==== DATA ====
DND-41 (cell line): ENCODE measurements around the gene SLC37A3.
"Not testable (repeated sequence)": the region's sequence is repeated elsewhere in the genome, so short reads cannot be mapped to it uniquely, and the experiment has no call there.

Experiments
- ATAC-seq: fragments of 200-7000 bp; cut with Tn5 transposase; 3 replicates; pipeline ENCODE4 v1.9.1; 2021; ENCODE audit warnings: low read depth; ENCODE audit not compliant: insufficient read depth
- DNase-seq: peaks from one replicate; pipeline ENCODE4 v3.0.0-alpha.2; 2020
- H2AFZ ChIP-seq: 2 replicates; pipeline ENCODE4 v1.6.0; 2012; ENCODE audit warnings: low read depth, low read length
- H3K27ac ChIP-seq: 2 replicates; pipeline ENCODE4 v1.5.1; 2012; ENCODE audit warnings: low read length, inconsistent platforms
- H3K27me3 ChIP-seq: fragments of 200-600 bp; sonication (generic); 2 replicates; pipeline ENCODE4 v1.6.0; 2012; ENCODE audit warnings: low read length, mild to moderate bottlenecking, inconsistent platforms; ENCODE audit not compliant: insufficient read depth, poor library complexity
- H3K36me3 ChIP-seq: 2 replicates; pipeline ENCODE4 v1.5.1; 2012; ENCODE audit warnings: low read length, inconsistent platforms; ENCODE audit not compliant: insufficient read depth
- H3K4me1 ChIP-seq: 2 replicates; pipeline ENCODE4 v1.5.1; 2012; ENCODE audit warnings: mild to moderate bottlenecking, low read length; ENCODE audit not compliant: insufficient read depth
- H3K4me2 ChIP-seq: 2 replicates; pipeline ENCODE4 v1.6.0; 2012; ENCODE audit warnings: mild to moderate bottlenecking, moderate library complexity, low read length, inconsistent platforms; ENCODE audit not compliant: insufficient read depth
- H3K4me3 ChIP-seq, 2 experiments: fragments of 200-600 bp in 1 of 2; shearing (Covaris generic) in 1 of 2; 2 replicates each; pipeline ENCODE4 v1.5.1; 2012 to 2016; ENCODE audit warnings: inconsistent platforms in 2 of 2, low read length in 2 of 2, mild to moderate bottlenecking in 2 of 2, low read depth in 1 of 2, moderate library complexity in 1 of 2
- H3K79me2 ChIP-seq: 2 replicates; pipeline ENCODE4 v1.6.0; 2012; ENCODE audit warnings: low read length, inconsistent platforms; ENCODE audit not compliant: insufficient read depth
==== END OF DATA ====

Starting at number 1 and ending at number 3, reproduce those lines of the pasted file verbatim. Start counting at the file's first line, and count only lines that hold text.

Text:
DND-41 (cell line): ENCODE measurements around the gene SLC37A3.
"Not testable (repeated sequence)": the region's sequence is repeated elsewhere in the genome, so short reads cannot be mapped to it uniquely, and the experiment has no call there.

Experiments